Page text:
Internal Medicine Service

Inflammatory Bowel Disease Research at the Dick Vet

Inflammatory bowel disease is frequently diagnosed in cats and dogs. It can be a cause of significant clinical signs in affected animals and can be a highly challenging disorder to successfully treat.

Endosopy

The small animal medicine team at the Dick Vet are actively investigating why this disease develops with the ambition of developing better treatments. They are particularly interested in understanding the secondary metabolic complications of inflammatory bowel disease, again with the aim of developing novel therapeutic approaches which improve the outcomes for our patients. The team have recently published a study which investigated vitamin D metabolism in cats with chronic intestinal disorders and found that many cats have worryingly low concentrations of vitamin D. Importantly, they found that vitamin D status correlated with the concentration of albumin in the blood. This finding was similar to earlier investigations in dogs where they also found that dogs with inflammatory bowel disease had low concentrations of vitamin D metabolites.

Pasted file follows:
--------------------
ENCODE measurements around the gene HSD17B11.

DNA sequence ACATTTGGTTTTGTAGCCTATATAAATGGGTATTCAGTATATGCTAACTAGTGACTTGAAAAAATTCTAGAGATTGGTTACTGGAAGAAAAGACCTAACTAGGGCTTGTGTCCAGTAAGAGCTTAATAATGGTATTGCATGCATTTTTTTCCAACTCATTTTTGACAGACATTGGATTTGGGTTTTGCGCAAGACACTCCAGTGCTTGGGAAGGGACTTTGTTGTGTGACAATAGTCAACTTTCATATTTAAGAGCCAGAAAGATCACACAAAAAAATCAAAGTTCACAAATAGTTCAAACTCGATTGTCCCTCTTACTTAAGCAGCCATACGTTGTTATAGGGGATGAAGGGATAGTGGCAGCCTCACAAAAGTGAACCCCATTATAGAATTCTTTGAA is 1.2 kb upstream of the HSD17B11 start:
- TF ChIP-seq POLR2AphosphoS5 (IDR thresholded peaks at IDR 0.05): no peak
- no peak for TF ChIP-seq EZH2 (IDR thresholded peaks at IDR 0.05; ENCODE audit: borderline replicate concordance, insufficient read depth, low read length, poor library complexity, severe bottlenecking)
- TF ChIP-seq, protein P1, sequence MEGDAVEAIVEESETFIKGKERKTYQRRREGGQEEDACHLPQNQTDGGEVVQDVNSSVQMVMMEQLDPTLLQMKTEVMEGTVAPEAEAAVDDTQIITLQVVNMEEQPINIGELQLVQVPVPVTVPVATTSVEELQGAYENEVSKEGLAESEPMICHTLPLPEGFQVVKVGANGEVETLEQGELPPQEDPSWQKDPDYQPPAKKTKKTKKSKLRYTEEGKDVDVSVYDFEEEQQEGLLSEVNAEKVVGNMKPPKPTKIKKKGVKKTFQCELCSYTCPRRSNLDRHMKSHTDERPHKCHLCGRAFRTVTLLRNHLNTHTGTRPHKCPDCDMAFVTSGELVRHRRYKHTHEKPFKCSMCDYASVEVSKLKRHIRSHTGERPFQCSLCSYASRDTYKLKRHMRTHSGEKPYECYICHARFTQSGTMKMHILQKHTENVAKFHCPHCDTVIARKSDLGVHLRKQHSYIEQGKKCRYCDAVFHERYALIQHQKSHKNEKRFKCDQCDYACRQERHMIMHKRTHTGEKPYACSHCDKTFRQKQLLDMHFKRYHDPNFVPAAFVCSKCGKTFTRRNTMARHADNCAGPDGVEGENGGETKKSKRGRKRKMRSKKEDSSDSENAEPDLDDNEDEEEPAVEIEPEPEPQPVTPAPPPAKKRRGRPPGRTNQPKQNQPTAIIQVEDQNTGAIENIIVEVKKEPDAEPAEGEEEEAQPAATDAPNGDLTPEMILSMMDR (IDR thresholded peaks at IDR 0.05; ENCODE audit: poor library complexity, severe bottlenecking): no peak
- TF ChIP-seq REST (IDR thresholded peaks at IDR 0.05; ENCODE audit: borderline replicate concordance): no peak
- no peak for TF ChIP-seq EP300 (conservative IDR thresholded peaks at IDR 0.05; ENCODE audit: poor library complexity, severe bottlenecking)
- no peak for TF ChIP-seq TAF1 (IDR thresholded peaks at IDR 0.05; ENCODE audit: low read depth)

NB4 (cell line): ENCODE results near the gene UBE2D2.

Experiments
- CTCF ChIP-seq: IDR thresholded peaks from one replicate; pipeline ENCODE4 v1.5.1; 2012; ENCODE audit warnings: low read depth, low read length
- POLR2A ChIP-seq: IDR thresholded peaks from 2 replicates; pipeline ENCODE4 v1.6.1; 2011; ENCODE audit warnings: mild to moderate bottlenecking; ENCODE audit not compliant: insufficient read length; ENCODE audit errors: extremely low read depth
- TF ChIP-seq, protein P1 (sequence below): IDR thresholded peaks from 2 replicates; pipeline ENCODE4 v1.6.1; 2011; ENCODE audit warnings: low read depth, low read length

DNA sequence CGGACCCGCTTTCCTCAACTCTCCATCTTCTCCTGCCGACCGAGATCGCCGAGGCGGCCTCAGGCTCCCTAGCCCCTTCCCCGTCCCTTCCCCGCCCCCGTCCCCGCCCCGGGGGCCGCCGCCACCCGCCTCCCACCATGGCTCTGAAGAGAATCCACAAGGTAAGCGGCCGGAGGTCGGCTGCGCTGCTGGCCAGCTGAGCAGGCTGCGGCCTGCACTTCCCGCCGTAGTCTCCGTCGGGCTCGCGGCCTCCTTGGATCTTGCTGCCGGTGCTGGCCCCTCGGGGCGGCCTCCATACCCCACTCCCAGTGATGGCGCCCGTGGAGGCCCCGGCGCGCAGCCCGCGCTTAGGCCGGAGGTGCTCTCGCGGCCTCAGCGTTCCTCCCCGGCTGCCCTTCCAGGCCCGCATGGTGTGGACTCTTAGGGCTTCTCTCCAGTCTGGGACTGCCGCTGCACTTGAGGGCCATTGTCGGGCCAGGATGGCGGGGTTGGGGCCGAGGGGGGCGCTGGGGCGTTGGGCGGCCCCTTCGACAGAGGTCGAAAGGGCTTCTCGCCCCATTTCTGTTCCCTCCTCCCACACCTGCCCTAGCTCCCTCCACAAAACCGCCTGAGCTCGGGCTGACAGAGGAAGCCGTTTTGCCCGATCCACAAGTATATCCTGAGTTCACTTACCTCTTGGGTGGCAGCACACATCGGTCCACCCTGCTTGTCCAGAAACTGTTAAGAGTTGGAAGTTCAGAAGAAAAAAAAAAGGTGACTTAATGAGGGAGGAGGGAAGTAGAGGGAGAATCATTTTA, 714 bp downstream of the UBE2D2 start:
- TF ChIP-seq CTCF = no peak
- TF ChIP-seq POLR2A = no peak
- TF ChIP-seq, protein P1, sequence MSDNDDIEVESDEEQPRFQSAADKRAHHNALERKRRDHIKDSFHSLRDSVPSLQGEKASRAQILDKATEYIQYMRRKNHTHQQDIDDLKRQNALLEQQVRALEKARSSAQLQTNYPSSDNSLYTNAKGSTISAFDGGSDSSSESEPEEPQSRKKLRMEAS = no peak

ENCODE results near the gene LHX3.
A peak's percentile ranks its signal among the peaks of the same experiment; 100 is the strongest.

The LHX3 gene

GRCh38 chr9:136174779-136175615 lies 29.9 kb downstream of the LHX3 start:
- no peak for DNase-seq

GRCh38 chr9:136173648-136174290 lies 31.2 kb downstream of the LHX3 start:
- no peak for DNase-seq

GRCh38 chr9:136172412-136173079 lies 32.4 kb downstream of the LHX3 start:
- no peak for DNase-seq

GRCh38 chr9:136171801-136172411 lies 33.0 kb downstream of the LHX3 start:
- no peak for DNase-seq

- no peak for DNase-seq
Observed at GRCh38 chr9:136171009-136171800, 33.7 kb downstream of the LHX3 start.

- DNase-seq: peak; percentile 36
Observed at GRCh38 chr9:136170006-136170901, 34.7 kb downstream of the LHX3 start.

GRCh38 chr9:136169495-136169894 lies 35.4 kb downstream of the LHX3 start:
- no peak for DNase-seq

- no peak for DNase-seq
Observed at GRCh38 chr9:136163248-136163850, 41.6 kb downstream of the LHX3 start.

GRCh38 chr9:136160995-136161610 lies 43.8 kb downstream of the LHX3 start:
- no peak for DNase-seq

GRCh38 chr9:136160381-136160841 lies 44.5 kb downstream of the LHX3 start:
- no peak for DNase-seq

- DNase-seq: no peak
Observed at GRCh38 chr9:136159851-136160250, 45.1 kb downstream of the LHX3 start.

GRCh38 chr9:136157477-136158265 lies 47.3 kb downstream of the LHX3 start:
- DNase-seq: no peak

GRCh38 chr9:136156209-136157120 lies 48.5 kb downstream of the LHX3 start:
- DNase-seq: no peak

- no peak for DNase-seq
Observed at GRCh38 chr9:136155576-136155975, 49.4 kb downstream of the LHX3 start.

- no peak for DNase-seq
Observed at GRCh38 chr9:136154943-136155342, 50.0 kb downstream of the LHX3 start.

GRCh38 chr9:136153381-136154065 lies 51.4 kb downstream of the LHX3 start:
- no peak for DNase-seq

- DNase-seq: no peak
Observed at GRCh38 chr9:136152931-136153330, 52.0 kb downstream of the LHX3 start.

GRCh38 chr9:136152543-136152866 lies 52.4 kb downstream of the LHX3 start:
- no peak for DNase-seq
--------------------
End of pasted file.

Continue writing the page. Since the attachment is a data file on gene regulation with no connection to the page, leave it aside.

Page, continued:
Future studies are underway which aim to understanding why vitamin D metabolism becomes deranged in cats and dogs with inflammatory bowel disease and to establish the best way to resolve the low vitamin D status in animals with intestinal disorders.

Since vitamin D plays an important role in controlling calcium metabolism, they are also investigating whether inflammatory bowel disease causes skeletal abnormalities in dogs. They are also examining whether the low vitamin D status plays a role in the abnormal intestinal immune response which is typically present in dogs and cats with inflammatory bowel disease.

Further details can be found at: